Waiting for Baby Bird, When Someone You Know Is Infertile

Why I Choose To Sit on Mother’s Day

I took a quick glance down my row to painstakingly become aware that I would be the only woman of childbearing age, not standing. Another quick glance behind me, as well as in front of me, I determined the same. With my head held down and my fingers white-knuckled and intertwined, I braced myself for the moment when our pastor would ask all of the mothers and mothers-to-be to stand and be celebrated. Technically, I knew that I could. After all, I was a mother. Just 12 months before, after years of infertility and thousands of dollars spent on fertility treatments, I had finally seen those two pink lines I had prayed, pleaded, and begged for. Unfortunately, those two lines disappeared as the life within my womb stopped growing. Not many knew about this little person; therefore, if I were to stand, would they assume I was pregnant? I couldn’t handle the possibility of being congratulated as I left the church service that day, knowing congratulations were not in order; therefore, I remained seated. And alone. Like a leper; and an outcast, not part of the club that I so desperately wanted to join. But as the tears began to form and slowly fall, I realized my friend who sat next to me remained seated. She had two very important and significant reasons of her own to stand; they were of the ages two and not quite one. Yet despite her moment to shine, she chose to remain seated with me in the shadows. And together, there in the shadows, as she slowly grabbed my hand, I felt seen. I didn’t feel like that leper shoved to the side and forgotten.

The bible tells us to rejoice with those who rejoice, but it also instructs us to mourn with those who mourn (Romans 12:15). This is why six years later, despite being able to stand through the way of adoption, I choose not to. It’s not because I don’t consider myself a mother due to my unconventional way of obtaining that title or because I don’t feel mothers should be honored in this way. I choose not to stand because I believe the greatest way to value, honor, and respect another person’s grief is to join in with them during their time of sadness. It is to sit with them, sometimes literally, and to say even without words, “I see you.” And not out of pity, but out of love. Grief is just a part of love. Love for life. Love for self. Love for others. And love for those dreams a person might feel is all but lost. Or, for some, stolen.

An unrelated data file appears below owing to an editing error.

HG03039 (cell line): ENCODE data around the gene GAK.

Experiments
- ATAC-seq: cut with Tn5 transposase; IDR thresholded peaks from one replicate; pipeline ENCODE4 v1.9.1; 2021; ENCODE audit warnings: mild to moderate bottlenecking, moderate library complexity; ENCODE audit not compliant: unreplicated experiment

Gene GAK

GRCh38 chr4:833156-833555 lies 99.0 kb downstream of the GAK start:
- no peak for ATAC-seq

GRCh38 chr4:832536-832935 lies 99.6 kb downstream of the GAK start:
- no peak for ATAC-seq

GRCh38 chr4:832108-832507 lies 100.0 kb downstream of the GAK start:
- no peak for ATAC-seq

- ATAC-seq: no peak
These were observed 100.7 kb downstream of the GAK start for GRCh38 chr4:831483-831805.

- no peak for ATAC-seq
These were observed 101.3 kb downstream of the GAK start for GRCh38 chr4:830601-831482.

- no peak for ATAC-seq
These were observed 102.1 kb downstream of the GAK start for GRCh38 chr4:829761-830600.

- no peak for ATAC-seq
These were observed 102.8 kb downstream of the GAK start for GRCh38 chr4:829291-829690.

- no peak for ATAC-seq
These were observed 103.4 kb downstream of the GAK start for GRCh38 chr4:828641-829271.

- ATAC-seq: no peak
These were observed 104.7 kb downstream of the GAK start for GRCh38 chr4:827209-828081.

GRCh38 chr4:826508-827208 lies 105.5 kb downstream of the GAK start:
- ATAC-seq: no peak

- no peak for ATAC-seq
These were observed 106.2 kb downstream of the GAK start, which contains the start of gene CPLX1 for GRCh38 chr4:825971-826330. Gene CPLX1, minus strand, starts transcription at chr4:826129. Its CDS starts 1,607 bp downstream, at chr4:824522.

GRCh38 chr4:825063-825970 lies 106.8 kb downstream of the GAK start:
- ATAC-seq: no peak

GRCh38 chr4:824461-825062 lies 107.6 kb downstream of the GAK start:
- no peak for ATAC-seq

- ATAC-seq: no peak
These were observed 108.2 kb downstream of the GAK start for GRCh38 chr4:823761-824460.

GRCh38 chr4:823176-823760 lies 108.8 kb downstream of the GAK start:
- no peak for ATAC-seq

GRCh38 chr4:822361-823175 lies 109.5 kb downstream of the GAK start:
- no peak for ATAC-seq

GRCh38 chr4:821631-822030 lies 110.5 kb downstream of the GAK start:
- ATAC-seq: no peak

I realize you might feel as though what she is going through is not “grief worthy,” but it is. The bible treats childlessness as a devastating and true cut to the heart. Proverbs 30:15-16 lists barrenness right up there in the “top three” things that are never satisfied. Therefore, if God’s word validates her anguish, shouldn’t the church?

Shouldn’t society?

This Mother’s Day, don’t forget about the unseen. Sit with her. And if you don’t know who she is? Well, you might be able to recognize her by her head held down, her hands white-knuckled and intertwined together as she courageously unlocks them to wipe the tears from her eyes. Her grief is not terrifying or messy. Nor is it something we should encourage her to overcome, but rather something we need to help her tend. Therefore, let’s rejoice with those who rejoice this Sunday, but let’s also mourn with those who mourn.

Blessed are those who mourn, for they will be comforted. ~Matthew 5:4

More articles related to Mother’s Day:

From the Heart of an Infertile: A Letter to Mama’s on Mother’s Day

I Know You Hurt This Mother’s Day: A Message to the One Desiring to be Called Mommy

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5 thoughts on “Why I Choose To Sit on Mother’s Day”

  1. Good morning Beautiful,

    Trust that you are well.

    I write to you as this was me every mothers days for 12 pain staking years. I totally identify with each line as this is how I felt and yet no one was sensitive enough to see it. I hated being in church on mothers day and dreaded the prayer for the mothers because it was a reminder of what I yearned for.
    I too like you have a adopted a baby, a boy this January, he us turning 4 months old. I have been blessed with my little miracle and will be celebrating my first mother’s day!
    Even though it’s a day I have waited so long to celebrate my heart still aches for all those that are still waiting for their miracle of motherhood. In honor of them I too will choose to sit.

    Thank you for the encouragement, advice and may God continue to use you to reach out to those that need to be reminded that hope still lives on!

    Happy mothers day❤️

    God bless,

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  2. Thank you for being brave in sharing this! This will be my first Mother’s Day at my new church, so I’m not sure if they have the moms stand, but I was already considering remaining seated if they do. This solidifies my decision. Your reason for staying seated is the same reason I didn’t push the red button that played a lullaby overhead at the hospital after my second son was born. I knew the pain of hearing that lullaby, and I didn’t want to be the source of that pain for anyone else. I recently did an infertility awareness project for my church and made sure to mention how painful the Bible describes infertility to be. Thank you for this. I can relate to all of it.

  3. Thank you. For still sitting with us in grief, for knowing that some our barrenness, childless home.. is anguish worthy.
    For those unable to foster, unable to adopt (not for lack of trying)

    For those who grieve for what was a fleeting flutter.. for the never seen pink lines after every treatment ..

    For knowing we celebrate the one’s who made us aunts via blood fam and chosen… we celebrate our own mother’s or those second mother’s, grandmothers. The grief is still there.

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